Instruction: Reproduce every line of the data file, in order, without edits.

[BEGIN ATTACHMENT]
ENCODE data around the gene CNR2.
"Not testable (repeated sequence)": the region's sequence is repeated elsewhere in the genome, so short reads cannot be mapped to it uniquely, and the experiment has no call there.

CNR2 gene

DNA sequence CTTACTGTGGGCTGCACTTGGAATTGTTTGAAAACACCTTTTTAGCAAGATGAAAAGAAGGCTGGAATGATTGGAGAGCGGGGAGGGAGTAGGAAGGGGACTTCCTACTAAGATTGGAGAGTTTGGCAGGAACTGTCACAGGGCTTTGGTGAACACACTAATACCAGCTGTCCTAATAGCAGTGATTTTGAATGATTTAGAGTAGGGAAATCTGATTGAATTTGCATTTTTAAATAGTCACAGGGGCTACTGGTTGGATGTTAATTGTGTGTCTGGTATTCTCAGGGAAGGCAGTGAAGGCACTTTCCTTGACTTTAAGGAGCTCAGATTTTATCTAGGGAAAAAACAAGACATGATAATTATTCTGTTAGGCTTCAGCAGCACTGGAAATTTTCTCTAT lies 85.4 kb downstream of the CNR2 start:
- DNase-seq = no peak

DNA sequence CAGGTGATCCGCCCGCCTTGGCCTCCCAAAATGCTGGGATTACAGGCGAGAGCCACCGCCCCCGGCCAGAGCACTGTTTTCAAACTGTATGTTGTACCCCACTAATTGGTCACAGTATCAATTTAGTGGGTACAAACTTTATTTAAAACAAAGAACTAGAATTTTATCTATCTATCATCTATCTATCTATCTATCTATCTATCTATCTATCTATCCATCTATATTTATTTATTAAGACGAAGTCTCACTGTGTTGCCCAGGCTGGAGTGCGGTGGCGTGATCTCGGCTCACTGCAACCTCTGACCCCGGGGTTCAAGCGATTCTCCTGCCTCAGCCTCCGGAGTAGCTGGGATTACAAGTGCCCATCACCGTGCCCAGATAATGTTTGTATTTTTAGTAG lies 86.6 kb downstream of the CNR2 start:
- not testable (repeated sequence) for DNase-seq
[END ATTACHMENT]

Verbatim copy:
ENCODE data around the gene CNR2.
"Not testable (repeated sequence)": the region's sequence is repeated elsewhere in the genome, so short reads cannot be mapped to it uniquely, and the experiment has no call there.

CNR2 gene

DNA sequence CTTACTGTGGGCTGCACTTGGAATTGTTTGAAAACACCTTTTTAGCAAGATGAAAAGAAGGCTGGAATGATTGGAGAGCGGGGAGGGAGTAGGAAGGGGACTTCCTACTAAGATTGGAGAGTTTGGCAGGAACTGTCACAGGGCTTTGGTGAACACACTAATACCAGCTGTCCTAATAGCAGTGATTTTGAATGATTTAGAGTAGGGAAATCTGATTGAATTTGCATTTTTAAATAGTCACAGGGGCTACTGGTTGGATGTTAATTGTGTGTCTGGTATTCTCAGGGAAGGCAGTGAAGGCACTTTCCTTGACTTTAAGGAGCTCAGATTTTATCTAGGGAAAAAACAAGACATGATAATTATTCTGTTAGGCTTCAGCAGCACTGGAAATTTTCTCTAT lies 85.4 kb downstream of the CNR2 start:
- DNase-seq = no peak

DNA sequence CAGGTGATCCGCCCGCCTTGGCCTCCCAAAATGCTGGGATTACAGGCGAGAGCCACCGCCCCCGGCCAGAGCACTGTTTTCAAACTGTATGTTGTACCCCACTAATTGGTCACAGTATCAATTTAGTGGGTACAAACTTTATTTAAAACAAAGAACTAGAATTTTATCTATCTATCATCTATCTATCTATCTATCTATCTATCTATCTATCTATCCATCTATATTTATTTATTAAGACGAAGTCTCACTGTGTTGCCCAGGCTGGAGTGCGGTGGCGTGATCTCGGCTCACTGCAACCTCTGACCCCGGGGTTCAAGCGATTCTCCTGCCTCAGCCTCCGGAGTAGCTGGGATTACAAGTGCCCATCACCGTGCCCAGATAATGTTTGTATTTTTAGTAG lies 86.6 kb downstream of the CNR2 start:
- not testable (repeated sequence) for DNase-seq